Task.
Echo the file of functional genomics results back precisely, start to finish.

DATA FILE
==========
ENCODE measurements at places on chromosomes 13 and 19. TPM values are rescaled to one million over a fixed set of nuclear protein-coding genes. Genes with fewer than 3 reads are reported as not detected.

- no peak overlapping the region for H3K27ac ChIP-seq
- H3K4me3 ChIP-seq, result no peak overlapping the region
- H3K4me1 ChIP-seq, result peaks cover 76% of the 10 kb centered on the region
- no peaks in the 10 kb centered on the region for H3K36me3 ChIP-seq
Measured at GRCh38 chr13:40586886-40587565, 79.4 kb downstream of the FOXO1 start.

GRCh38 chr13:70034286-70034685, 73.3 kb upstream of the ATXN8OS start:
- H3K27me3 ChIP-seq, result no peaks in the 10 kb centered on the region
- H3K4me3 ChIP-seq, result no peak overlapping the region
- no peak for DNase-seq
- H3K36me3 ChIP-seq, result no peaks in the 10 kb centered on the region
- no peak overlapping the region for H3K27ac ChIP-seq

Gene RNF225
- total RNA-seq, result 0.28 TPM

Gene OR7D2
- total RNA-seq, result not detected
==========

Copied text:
ENCODE measurements at places on chromosomes 13 and 19. TPM values are rescaled to one million over a fixed set of nuclear protein-coding genes. Genes with fewer than 3 reads are reported as not detected.

- no peak overlapping the region for H3K27ac ChIP-seq
- H3K4me3 ChIP-seq, result no peak overlapping the region
- H3K4me1 ChIP-seq, result peaks cover 76% of the 10 kb centered on the region
- no peaks in the 10 kb centered on the region for H3K36me3 ChIP-seq
Measured at GRCh38 chr13:40586886-40587565, 79.4 kb downstream of the FOXO1 start.

GRCh38 chr13:70034286-70034685, 73.3 kb upstream of the ATXN8OS start:
- H3K27me3 ChIP-seq, result no peaks in the 10 kb centered on the region
- H3K4me3 ChIP-seq, result no peak overlapping the region
- no peak for DNase-seq
- H3K36me3 ChIP-seq, result no peaks in the 10 kb centered on the region
- no peak overlapping the region for H3K27ac ChIP-seq

Gene RNF225
- total RNA-seq, result 0.28 TPM

Gene OR7D2
- total RNA-seq, result not detected